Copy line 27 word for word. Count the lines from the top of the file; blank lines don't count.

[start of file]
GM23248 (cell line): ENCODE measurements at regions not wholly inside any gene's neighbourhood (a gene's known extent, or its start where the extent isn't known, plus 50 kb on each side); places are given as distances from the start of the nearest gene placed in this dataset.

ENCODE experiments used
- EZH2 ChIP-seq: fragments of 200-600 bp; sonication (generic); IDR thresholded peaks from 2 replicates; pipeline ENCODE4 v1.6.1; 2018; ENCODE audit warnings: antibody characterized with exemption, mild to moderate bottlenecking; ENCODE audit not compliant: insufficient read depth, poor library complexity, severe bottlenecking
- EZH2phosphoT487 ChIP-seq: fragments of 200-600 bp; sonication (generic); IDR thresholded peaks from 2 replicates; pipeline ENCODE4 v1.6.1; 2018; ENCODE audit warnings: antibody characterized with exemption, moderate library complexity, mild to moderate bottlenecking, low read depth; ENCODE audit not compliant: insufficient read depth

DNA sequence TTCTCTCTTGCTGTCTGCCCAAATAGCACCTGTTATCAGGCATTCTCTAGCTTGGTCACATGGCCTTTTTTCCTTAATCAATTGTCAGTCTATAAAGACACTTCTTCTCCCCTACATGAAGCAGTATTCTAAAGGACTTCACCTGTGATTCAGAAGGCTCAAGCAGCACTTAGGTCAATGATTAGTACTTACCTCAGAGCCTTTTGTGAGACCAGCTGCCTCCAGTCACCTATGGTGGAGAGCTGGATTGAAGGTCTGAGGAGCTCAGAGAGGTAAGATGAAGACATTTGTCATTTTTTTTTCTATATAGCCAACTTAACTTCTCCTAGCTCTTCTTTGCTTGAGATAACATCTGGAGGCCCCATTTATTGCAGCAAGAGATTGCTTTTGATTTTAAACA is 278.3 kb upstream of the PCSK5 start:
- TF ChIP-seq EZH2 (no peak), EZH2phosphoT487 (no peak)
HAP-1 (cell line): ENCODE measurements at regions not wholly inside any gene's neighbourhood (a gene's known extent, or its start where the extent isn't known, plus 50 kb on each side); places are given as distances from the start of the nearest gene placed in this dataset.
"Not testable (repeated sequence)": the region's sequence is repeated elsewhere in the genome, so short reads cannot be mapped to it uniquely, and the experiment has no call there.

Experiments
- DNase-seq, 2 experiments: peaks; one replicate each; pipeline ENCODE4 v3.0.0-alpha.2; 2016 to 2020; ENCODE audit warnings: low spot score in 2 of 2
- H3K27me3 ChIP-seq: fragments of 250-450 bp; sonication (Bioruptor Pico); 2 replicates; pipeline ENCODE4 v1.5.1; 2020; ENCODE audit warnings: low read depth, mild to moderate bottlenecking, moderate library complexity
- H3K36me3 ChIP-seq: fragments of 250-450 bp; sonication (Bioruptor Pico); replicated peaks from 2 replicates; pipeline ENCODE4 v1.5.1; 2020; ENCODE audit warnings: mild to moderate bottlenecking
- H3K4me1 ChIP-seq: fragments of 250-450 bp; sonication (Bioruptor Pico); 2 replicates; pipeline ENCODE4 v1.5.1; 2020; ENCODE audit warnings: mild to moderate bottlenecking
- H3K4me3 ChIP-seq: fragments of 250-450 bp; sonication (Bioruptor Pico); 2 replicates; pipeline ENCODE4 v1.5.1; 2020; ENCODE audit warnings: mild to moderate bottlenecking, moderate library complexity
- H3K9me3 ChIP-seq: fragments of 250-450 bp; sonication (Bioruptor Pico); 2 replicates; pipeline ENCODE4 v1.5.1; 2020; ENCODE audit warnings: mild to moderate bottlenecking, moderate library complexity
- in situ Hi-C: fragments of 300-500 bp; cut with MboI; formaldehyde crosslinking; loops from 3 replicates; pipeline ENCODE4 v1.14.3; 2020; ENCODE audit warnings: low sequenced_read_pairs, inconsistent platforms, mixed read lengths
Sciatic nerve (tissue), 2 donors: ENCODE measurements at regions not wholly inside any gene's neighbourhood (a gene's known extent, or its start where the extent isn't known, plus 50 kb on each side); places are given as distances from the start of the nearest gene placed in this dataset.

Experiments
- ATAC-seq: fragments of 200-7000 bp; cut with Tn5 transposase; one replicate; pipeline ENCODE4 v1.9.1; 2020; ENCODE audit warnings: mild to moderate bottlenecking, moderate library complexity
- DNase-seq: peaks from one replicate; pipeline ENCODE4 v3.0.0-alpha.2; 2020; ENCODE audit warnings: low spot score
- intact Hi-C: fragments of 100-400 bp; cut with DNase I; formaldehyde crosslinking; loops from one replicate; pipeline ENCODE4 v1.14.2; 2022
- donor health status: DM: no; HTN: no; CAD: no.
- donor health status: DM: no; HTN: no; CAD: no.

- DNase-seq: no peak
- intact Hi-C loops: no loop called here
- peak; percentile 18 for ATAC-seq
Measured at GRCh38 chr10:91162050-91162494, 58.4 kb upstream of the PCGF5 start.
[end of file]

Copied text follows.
Measured at GRCh38 chr10:91162050-91162494, 58.4 kb upstream of the PCGF5 start.